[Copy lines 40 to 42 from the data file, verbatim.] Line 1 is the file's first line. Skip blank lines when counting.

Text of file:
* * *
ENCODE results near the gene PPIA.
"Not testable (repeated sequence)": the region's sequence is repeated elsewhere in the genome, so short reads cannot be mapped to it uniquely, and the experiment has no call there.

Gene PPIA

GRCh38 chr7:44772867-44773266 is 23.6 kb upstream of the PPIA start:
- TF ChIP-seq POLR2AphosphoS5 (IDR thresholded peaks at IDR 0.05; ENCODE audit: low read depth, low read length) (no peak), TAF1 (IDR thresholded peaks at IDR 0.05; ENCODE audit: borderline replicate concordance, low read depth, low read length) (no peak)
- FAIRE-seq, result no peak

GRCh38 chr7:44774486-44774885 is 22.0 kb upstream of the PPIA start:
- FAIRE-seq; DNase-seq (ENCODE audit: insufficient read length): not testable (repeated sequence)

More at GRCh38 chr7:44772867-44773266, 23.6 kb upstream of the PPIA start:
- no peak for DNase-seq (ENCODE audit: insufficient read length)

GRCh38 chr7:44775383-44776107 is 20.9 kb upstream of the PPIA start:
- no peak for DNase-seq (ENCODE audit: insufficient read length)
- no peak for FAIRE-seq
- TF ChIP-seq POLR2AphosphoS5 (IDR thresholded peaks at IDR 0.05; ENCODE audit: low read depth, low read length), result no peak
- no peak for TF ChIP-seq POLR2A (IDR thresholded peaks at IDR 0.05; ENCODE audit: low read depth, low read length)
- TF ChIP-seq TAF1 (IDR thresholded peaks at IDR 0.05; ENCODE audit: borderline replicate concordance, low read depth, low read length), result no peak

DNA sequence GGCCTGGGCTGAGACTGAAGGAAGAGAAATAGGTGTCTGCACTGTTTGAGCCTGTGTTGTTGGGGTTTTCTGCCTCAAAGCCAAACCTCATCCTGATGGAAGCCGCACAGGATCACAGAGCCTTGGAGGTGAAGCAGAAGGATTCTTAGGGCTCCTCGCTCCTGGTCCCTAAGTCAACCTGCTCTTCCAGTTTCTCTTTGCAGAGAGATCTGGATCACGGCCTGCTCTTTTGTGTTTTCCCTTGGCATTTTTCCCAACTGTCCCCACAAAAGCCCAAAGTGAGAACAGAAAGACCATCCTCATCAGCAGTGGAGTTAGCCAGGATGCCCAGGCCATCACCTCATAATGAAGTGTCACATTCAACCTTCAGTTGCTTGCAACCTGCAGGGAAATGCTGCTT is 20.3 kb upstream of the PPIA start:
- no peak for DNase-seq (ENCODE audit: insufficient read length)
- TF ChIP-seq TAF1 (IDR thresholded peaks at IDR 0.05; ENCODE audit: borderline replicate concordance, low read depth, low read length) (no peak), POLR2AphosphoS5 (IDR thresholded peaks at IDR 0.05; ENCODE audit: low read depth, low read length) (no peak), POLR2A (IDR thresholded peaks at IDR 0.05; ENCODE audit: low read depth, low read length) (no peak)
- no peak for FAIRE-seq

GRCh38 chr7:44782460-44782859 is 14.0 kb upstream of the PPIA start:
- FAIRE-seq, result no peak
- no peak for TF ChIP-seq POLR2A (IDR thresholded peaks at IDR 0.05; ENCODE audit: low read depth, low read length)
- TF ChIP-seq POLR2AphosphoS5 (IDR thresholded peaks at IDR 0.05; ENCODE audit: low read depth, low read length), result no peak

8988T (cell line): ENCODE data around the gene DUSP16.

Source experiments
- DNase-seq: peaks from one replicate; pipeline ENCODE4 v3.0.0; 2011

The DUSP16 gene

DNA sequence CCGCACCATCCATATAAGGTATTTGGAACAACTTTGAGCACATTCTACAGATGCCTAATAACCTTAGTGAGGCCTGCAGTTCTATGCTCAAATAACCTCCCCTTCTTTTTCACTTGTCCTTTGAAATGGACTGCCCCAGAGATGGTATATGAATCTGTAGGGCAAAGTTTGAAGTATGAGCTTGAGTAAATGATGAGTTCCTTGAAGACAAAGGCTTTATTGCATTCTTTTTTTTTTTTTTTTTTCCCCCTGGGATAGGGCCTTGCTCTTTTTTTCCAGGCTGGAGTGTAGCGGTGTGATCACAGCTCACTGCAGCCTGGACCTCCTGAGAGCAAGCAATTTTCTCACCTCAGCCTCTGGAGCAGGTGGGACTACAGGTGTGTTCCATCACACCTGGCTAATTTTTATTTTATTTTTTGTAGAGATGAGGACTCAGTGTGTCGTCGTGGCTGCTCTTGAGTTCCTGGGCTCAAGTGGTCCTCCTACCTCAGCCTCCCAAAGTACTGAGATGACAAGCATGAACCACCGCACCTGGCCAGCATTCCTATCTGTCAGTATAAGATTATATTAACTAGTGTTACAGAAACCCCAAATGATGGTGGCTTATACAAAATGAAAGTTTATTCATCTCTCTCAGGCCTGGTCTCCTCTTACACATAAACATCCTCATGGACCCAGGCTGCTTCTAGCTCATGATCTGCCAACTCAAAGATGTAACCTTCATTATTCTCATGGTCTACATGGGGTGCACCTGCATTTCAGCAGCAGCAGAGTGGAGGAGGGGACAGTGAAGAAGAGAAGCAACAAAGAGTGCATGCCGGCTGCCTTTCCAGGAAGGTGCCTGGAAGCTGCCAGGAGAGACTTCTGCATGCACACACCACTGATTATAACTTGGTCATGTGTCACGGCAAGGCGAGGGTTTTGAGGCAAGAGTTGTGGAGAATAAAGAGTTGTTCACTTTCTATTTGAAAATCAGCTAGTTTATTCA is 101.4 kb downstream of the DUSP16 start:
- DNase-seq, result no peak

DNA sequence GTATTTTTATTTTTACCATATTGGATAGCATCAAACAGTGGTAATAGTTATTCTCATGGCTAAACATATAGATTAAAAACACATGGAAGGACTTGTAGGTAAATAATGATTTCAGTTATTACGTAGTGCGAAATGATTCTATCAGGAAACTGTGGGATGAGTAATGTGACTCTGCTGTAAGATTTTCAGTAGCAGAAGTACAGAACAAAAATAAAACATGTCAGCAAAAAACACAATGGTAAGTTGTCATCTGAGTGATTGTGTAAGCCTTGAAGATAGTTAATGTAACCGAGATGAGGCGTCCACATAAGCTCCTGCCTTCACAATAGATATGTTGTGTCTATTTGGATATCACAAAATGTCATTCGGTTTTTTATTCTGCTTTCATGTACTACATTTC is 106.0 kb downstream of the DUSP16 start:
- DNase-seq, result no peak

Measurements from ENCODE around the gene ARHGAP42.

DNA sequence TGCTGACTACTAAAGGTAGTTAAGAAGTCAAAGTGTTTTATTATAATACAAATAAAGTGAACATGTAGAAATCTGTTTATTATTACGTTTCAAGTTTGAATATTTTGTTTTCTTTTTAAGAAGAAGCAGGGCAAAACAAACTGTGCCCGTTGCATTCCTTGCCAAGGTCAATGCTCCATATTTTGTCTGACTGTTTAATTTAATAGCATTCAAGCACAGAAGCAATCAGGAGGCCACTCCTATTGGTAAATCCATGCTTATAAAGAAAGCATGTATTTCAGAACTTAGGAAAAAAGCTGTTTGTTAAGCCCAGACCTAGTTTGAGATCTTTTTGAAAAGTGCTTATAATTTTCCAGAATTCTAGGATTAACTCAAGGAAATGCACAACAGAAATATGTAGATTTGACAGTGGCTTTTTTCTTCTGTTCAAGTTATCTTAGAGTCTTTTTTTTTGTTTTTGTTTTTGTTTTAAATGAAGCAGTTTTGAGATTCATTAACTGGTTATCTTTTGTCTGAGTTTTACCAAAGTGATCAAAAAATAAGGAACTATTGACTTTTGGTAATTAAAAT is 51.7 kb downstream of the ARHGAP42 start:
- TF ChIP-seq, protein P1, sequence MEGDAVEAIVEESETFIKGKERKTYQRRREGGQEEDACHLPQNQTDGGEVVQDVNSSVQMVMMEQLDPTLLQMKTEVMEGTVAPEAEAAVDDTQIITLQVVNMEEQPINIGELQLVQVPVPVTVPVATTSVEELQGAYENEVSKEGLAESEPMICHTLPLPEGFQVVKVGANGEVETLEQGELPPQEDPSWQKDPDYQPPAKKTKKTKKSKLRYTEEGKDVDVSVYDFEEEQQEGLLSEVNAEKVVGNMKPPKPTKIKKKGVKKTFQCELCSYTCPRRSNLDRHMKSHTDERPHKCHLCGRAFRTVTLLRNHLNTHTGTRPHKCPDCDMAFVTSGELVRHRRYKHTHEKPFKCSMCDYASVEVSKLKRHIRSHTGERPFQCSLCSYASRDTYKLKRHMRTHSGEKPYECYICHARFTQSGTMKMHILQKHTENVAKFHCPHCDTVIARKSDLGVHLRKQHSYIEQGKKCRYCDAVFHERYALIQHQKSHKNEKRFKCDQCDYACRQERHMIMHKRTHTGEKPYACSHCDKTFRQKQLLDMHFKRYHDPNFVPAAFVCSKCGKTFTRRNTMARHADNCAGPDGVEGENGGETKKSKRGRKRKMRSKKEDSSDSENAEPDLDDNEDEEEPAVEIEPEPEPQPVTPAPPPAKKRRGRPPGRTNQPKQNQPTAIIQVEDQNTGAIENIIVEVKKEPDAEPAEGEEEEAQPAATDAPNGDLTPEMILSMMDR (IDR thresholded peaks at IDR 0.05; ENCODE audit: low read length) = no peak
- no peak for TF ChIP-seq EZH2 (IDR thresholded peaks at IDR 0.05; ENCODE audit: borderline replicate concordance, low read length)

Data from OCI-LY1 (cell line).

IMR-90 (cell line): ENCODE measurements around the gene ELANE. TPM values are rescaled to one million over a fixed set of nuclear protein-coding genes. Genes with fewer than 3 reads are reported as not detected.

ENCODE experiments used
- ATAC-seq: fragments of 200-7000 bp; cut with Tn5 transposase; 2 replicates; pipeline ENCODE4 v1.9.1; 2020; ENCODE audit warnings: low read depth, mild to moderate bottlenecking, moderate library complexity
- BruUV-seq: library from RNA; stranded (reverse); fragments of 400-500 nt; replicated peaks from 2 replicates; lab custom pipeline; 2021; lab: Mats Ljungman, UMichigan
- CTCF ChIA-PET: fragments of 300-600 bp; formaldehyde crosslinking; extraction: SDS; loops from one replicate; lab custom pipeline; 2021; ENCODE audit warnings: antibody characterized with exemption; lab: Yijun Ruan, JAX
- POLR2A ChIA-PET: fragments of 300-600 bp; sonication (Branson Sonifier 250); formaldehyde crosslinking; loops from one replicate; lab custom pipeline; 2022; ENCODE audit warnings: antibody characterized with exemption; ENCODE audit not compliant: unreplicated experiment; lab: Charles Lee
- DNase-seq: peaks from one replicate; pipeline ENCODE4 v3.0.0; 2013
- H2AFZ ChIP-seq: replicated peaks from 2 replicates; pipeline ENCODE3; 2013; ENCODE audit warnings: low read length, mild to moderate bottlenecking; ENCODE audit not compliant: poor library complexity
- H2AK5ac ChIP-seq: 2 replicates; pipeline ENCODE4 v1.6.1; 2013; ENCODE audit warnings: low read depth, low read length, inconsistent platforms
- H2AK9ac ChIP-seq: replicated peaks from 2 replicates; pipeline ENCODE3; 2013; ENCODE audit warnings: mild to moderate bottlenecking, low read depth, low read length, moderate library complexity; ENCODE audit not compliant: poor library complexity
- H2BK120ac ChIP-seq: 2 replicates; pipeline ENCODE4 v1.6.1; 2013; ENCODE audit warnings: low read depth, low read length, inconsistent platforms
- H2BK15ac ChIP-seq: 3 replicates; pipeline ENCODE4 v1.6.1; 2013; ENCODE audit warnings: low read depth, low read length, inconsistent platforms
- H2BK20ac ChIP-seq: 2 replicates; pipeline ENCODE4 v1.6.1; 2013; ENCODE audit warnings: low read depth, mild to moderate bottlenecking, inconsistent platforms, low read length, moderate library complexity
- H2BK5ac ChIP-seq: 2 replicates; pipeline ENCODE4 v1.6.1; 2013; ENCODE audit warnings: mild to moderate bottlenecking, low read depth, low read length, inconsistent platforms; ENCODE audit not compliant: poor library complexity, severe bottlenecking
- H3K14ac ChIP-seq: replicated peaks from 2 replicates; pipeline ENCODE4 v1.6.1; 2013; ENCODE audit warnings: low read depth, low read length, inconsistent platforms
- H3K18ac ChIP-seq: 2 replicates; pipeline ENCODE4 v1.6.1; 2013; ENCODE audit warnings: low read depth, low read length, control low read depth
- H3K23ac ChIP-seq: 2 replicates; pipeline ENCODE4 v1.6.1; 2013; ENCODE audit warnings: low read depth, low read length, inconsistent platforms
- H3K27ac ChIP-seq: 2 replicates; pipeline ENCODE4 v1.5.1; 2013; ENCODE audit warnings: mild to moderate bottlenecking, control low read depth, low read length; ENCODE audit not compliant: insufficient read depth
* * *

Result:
- ATAC-seq: fragments of 200-7000 bp; cut with Tn5 transposase; 2 replicates; pipeline ENCODE4 v1.9.1; 2020; ENCODE audit warnings: low read depth, mild to moderate bottlenecking, moderate library complexity
- BruUV-seq: library from RNA; stranded (reverse); fragments of 400-500 nt; replicated peaks from 2 replicates; lab custom pipeline; 2021; lab: Mats Ljungman, UMichigan
- CTCF ChIA-PET: fragments of 300-600 bp; formaldehyde crosslinking; extraction: SDS; loops from one replicate; lab custom pipeline; 2021; ENCODE audit warnings: antibody characterized with exemption; lab: Yijun Ruan, JAX